Certain information in this news release constitutes “forward-looking information” under applicable securities laws. “Forward-looking information” is defined as disclosure regarding possible events, conditions or financial performance that is based on assumptions about future economic conditions and courses of action and includes future-oriented financial information with respect to prospective financial performance, financial position or cash flows that is presented as a forecast or a projection.

Forward-looking statements are often but not always, identified by the use of such terms as “may,” “might,” “will,” “will likely result,” “would,” “should,” “estimate,” “plan,” “project,” “forecast,” “intend,” “expect,” “anticipate,” “believe,” “seek,” “continue,” “target” or the negative and/or inverse of such terms or other similar expressions.

Forward-looking information in this news release are based on certain assumptions and expected future events, namely: the filing of a notice under the Investments Canada Act, the ability of the Company to receive regulatory approval by the relevant governmental agencies, including  the Director of Investments under the Investment Canada Act, the ability of the parties to close the transaction on the terms mentioned within this news release, the Company’s ability to integrate Horizon’s business as planned, the commercial viability of Horizon’s prototypical Cavorite X5 aircraft, the ability of the Company to commence production of the Cavorite X5, the viability of the Covorite X5’s proprietary fan-in-wing technology, the expected performance of the Cavorite X5, the continuance of current industry trends, the Company’s anticipated revenue, estimated margins, the effect of the transaction on the Company and its strategy going forward, the Company’s ability to obtain regulatory approval with respect to the Company’s products, in particular, the prototypical Cavorite X5 by the relevant governmental authorities, including the U.S. Federal Aviation Authority (FAA), and expectations with respect to future production costs of the Company’s products. While Astro and Horizon consider these assumptions to be reasonable, based on information currently available, they may prove to be incorrect.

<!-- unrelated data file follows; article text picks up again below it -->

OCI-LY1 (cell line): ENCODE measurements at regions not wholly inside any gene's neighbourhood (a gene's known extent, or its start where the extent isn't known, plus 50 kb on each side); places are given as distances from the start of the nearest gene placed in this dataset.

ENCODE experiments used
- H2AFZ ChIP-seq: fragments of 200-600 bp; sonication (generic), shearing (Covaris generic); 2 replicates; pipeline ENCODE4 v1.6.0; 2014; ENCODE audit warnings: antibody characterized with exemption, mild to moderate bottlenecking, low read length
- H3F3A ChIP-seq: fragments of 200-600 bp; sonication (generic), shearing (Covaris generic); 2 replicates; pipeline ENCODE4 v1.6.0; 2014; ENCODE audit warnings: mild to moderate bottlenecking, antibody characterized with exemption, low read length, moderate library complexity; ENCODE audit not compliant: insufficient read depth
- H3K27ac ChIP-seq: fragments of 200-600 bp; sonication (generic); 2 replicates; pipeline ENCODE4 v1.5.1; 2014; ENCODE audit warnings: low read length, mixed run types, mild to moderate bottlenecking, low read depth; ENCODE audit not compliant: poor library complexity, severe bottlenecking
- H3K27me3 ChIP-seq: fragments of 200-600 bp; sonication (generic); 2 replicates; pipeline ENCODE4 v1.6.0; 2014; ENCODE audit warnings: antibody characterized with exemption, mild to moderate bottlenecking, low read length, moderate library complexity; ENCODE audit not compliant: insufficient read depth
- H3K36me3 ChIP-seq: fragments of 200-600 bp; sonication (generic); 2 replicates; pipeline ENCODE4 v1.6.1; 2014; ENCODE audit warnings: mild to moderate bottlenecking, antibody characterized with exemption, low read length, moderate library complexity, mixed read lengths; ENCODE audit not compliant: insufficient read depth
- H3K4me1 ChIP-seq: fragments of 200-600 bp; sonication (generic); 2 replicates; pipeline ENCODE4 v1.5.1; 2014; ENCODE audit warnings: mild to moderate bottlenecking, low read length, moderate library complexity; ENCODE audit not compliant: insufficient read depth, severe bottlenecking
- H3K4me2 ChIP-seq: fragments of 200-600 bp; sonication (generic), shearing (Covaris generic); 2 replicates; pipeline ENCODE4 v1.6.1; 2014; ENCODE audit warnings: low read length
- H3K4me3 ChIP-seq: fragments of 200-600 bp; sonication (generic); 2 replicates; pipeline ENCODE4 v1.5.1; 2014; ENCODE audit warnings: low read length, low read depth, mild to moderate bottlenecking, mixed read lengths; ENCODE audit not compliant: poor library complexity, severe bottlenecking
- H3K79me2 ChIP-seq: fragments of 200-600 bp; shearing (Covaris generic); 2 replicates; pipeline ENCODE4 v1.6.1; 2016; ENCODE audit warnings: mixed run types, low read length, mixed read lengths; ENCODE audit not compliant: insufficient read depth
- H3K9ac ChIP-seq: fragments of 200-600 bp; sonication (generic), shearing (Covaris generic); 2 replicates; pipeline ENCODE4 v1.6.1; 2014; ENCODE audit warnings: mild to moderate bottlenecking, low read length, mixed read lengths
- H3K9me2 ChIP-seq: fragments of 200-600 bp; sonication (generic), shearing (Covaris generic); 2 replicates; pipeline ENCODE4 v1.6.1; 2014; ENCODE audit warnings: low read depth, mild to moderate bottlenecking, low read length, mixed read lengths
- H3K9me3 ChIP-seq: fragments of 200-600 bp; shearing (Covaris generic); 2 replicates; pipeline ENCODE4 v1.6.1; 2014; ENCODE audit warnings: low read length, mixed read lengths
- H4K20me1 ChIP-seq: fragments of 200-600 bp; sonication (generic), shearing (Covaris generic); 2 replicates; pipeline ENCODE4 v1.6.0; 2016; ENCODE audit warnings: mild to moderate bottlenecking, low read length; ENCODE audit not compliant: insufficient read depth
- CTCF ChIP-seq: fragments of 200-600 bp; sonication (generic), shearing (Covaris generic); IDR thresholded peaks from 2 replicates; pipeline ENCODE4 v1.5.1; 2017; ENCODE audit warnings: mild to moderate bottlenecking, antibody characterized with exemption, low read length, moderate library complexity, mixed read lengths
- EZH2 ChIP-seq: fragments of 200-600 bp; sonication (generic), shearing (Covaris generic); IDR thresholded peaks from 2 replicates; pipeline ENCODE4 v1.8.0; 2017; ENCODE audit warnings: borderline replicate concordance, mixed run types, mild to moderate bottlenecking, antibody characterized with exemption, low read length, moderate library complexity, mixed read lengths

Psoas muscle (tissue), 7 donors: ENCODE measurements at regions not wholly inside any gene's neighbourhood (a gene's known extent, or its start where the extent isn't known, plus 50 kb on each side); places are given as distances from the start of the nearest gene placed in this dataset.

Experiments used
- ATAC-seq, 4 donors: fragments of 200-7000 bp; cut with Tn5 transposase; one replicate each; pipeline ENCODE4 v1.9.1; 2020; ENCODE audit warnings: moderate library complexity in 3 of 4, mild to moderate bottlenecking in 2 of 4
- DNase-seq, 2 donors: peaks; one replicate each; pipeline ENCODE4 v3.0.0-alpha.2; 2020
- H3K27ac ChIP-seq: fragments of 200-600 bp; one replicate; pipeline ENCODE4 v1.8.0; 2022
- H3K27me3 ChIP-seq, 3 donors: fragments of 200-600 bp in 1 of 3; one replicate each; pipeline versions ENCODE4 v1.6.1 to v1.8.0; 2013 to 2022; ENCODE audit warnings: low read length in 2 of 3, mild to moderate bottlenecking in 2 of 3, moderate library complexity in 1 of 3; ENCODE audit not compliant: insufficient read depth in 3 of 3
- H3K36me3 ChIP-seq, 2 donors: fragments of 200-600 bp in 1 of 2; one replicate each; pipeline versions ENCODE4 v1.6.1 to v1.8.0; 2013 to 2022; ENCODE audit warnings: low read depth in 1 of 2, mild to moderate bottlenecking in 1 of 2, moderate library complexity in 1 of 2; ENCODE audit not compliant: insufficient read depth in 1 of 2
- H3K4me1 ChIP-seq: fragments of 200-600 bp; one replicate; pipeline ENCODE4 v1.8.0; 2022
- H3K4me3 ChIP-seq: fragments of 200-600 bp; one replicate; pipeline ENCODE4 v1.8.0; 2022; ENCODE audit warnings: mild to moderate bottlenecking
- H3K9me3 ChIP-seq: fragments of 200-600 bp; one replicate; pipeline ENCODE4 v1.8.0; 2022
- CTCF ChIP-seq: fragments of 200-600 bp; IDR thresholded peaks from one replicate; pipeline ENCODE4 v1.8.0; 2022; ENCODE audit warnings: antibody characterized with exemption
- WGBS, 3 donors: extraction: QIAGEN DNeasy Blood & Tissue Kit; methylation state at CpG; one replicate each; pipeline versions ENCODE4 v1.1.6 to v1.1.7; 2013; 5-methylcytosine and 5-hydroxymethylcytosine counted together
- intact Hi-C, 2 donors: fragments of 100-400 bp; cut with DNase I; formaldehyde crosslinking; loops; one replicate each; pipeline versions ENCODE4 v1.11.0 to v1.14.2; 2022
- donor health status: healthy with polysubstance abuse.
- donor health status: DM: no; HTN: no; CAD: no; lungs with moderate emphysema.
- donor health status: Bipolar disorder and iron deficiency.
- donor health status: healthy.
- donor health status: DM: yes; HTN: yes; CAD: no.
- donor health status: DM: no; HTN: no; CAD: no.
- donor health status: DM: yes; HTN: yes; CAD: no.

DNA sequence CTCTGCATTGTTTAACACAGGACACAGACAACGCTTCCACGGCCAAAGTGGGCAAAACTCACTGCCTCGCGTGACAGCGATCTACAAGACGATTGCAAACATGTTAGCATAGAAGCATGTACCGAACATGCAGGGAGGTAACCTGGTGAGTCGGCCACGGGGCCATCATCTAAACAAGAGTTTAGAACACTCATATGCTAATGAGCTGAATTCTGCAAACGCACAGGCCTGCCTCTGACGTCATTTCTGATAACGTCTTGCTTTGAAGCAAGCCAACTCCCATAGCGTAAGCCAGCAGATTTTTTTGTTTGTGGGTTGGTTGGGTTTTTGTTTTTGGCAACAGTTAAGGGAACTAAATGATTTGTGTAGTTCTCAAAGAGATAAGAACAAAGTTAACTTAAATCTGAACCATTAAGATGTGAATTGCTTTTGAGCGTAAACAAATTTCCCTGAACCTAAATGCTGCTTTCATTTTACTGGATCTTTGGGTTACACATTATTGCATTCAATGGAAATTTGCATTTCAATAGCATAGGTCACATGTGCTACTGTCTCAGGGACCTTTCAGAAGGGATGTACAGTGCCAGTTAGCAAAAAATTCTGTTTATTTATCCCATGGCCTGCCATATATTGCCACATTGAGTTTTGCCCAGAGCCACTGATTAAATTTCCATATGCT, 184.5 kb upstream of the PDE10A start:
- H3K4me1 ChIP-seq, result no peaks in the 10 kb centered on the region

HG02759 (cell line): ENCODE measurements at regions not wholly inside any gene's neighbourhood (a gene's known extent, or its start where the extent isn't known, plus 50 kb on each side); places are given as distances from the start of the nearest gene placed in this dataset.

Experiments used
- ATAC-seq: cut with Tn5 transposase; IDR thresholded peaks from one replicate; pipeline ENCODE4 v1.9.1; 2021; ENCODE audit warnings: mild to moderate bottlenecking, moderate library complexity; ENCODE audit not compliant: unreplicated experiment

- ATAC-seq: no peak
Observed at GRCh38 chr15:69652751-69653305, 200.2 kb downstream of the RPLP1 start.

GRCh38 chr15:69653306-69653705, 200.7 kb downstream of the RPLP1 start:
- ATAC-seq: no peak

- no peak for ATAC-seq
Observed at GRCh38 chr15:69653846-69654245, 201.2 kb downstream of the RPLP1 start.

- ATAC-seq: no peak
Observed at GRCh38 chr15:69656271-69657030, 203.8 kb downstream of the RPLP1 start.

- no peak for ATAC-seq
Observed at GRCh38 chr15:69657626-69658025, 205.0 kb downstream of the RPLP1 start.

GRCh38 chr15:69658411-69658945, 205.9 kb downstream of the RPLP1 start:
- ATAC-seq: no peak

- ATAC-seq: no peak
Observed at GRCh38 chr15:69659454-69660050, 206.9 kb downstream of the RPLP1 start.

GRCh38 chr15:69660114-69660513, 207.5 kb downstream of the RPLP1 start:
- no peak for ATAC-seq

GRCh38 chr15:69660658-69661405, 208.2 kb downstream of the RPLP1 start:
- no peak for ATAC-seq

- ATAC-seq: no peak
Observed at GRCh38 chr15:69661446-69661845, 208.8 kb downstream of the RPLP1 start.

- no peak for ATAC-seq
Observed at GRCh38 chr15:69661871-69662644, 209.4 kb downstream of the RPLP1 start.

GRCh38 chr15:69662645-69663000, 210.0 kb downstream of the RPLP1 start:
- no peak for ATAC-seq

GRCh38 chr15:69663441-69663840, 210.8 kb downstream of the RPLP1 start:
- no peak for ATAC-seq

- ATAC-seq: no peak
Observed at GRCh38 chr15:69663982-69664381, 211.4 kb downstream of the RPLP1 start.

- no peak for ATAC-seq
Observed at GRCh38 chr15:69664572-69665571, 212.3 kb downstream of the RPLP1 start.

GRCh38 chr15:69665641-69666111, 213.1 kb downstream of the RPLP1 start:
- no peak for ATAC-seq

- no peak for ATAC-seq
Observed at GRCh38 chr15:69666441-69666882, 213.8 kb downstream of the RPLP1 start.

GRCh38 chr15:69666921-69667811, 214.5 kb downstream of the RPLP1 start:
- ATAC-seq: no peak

Readers are cautioned not to place undue reliance on forward-looking statements.

These statements involve known and unknown risks, uncertainties and other factors, which may cause actual results, performance or achievements to differ materially from those expressed or implied by such statements, including: the Company’s reliance on one key customer for a substantial percentage of its revenue, the Company’s ability to consummate any proposed financing, acquisition or transaction, the timing of the closing of such proposed event, including the risks that a condition to closing would not be satisfied within the expected timeframe or at all, or that the closing of any proposed financing, acquisition or transaction will not occur or whether any such event will enhance shareholder value, the Company’s ability to continue as a going concern, the Company’s ability to attract, maintain and increase the number of its customers, the Company’s ability to maintain compliance with certain financial and other covenants, the effects of the global Covid-19 pandemic, changes in economic conditions; competition; risks and uncertainties applicable to the businesses of the Company’s subsidiaries; and other risks, uncertainties and factors. These forward-looking statements speak only as of the date hereof and the Company disclaims any obligations to update these statements, except as may be required by law. The Company intends that all forward-looking statements be subject to the safe-harbor provisions of the Private Securities Litigation Reform Act of 1995.